An Artist? In This Economy?!

Some frequently asked questions (FAQs):

You say you're an artist, but you're not a painter. Why?

Good question. An artist is anyone who creates art, and art is much more than just paintings. Visual arts include painting, to be sure, but also sculpture, collage, design, and, in some cases, video installations. Performing arts include (traditionally) music, theatre, film/video, dance, and that nebulous thing called performance art. I won't go into too much of a philosophical discussion about the nature of performance, but it's enough to say that most art, if not all of it, “performs” in a certain sense; that art either performs itself, or it causes the audience/viewer to perform, or both.

As someone who has worked a lot professionally in musical theatre, I can tell you that the nature of musical theatre is multidisciplinary. That is to say, it encompasses several of these subcategories of art. There is music and theatre, obviously, but also dance, usually design (with painting, sculpture, and/or collage in the mix), and occasionally video.

But, as you can see, my work is not neatly defined as “musical theatre” in a traditional or even experimental sense. So, it's more correct to say that I am a multidisciplinary artist. I engage with many of these different areas of art, not all at the same time necessarily, in order to create art. I make videos which feel more documentary or educational in nature, where I also write and record the music and create graphic design elements. In an upcoming series, I create a character using my acting skills in order to talk about the nature of the city I call home, New York City.

When you create your profile, Patreon asks you to say what you are creating. “Joe is creating music.” “Imani is creating eye-popping designs.” I just changed mine to say “Kevin Story is creating.” And I think that's the most accurate way to put it.

Okay, so you're a “multidisciplinary artist.” Great. How do I buy your art? It's not like I can hang it on the wall.

It's really easy. Either join my Patreon to get unlimited access to everything I create (depending on your tier), buy my music on Bandcamp or Sheetmusicplus, contact me to commission work, or Venmo or PayPal me.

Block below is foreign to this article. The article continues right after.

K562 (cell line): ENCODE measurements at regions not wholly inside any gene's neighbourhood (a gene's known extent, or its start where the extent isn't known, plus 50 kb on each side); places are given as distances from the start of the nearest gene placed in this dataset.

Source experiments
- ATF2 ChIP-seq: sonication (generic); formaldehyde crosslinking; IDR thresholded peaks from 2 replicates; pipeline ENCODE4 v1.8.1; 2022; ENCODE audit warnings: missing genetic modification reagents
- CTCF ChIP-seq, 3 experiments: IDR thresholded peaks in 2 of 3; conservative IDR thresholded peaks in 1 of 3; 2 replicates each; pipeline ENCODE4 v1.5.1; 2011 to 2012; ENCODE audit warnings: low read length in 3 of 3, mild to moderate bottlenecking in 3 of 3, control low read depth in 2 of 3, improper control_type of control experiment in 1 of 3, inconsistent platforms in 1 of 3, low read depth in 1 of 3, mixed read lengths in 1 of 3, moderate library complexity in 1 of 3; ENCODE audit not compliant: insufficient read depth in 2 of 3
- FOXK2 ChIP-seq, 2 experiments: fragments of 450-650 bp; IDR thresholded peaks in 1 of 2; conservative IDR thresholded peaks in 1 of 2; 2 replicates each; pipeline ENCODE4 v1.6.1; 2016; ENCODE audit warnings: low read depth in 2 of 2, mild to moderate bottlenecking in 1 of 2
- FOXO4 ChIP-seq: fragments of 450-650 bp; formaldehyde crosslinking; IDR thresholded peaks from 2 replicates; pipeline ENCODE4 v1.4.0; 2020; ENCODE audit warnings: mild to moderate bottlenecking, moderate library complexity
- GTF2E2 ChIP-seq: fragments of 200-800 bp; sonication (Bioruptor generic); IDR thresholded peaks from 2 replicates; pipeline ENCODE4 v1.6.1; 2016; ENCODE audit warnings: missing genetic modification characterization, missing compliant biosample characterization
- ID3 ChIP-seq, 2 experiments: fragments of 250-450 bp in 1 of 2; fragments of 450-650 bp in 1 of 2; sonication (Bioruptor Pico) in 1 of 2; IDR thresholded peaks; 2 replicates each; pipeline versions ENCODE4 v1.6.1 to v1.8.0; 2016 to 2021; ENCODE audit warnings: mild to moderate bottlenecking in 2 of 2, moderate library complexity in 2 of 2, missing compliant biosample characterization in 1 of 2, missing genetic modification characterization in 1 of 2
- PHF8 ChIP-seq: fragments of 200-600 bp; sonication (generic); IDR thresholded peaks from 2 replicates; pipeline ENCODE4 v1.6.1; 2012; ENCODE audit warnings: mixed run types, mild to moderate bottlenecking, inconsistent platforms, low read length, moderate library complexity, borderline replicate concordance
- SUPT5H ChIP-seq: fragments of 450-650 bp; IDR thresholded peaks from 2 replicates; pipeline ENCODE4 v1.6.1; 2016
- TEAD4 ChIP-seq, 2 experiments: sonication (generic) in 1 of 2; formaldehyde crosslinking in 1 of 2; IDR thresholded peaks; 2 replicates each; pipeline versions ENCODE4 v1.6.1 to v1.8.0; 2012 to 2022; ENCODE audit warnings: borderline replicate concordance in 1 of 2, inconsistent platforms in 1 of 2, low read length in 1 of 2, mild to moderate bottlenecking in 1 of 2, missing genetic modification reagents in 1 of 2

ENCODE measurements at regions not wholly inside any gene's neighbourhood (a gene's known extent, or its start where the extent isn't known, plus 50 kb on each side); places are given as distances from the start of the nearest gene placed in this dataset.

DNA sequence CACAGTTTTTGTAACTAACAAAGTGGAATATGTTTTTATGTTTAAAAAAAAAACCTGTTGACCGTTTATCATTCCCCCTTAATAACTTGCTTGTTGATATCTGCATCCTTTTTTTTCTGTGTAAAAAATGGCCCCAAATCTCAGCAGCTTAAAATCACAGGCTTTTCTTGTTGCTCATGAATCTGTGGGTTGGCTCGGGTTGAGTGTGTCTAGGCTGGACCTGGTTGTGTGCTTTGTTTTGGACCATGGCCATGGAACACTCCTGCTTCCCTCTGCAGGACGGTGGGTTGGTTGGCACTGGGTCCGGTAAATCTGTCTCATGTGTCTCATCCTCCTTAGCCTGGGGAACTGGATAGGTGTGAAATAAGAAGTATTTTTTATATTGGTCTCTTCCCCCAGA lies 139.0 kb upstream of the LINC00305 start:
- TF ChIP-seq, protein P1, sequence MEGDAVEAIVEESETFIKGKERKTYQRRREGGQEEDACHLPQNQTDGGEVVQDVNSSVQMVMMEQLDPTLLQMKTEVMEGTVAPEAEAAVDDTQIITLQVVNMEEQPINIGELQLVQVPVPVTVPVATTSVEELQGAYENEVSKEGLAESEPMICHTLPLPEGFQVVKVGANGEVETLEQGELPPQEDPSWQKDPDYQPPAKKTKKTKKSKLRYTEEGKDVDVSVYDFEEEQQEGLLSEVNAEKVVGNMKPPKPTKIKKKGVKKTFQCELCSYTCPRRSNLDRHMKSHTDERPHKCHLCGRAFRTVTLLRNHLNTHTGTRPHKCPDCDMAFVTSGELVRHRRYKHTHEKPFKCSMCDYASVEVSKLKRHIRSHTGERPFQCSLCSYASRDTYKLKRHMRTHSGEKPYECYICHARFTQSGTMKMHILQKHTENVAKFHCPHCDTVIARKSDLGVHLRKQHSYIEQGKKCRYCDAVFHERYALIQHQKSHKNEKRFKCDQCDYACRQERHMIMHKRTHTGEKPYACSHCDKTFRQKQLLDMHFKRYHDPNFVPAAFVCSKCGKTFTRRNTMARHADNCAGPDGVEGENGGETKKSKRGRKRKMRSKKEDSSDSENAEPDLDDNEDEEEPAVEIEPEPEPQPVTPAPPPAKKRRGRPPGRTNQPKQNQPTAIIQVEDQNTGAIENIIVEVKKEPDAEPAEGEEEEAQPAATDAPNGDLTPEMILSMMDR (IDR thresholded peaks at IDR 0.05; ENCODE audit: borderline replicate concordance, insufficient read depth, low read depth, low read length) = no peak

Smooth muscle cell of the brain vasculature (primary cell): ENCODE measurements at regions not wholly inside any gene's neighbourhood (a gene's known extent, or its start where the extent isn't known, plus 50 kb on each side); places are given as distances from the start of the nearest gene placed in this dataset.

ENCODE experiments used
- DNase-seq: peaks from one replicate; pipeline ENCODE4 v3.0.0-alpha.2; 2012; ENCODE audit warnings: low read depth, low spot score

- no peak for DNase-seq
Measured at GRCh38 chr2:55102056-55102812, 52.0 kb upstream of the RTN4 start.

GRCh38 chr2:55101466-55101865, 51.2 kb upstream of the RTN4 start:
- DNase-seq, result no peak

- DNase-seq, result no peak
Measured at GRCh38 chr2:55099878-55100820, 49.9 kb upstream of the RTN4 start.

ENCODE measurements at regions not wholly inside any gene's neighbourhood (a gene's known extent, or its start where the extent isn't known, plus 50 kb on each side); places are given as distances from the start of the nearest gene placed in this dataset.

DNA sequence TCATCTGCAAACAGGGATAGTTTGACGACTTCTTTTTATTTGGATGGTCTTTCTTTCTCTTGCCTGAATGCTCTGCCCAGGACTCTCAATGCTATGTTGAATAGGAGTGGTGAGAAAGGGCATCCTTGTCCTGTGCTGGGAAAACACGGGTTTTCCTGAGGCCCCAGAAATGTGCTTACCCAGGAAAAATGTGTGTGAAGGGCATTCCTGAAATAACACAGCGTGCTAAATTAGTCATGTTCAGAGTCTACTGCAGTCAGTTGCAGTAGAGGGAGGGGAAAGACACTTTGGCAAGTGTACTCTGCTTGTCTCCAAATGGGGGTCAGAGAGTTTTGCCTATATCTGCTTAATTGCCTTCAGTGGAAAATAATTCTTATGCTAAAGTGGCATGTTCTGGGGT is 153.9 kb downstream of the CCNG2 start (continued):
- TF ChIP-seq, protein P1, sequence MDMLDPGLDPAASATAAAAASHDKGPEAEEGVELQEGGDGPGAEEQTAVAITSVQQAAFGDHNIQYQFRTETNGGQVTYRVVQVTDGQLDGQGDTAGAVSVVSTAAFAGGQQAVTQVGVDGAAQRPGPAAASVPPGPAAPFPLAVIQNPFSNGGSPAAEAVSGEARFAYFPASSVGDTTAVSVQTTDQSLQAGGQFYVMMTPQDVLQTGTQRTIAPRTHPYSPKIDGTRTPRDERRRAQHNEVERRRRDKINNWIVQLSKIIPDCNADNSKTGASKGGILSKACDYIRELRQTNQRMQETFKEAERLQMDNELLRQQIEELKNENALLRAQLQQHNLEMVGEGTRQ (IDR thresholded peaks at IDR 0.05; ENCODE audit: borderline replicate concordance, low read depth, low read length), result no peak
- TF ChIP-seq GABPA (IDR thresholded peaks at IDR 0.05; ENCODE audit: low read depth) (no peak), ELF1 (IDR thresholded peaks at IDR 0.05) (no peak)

Now, some of it you can hang on your wall. I can do artsy versions of my sheet music, for example. (Ask me about my “Wedding Song.”) I also dabble in collage, graphic design, and photography. So don't just assume there's nothing to hang on your wall.

But, the bulk of my art, as I said before, is performance-based. I make art by doing it. So, when you buy my art, what are you buying?

If you're like Jay Sloat, the Congregational Church of South Glastonbury, Middle Island Presbyterian Church, or Mandarax Music Ensemble (to name a few), you ask me to write you some special music, just for you, one-of-a-kind, which I then painstakingly create for you—either by writing out the sheet music so others can perform it, performing it myself or with others, recording it, or any combination of these. This is true of theatre work, of videos... of anything, really. If I don't think I'm the right fit for a project, I will let you know who I think is. (For example, while I'm okay at graphic design and photography, I would probably send you to Phowzie to get the real deal.)

The most cost-effective way for you to support my work, though, is via Patreon, where you basically pay for a subscription. Everything becomes available to you, depending on if you are interested in my music, my videos, or my arts-in-education work.

Hold on, now. “Arts-in-education work”? How is that performance?

Studies have shown that when teachers perform more in their classrooms—something as simple as gesturing while teaching—their students perform better on assessments. I write curricula for arts educators, of course, but also for other subject areas to use in their classes to encourage better learning overall. That's what Rogue Pedagogy is all about—but perhaps that's a topic for another time.

Where do I find your art without paying for it?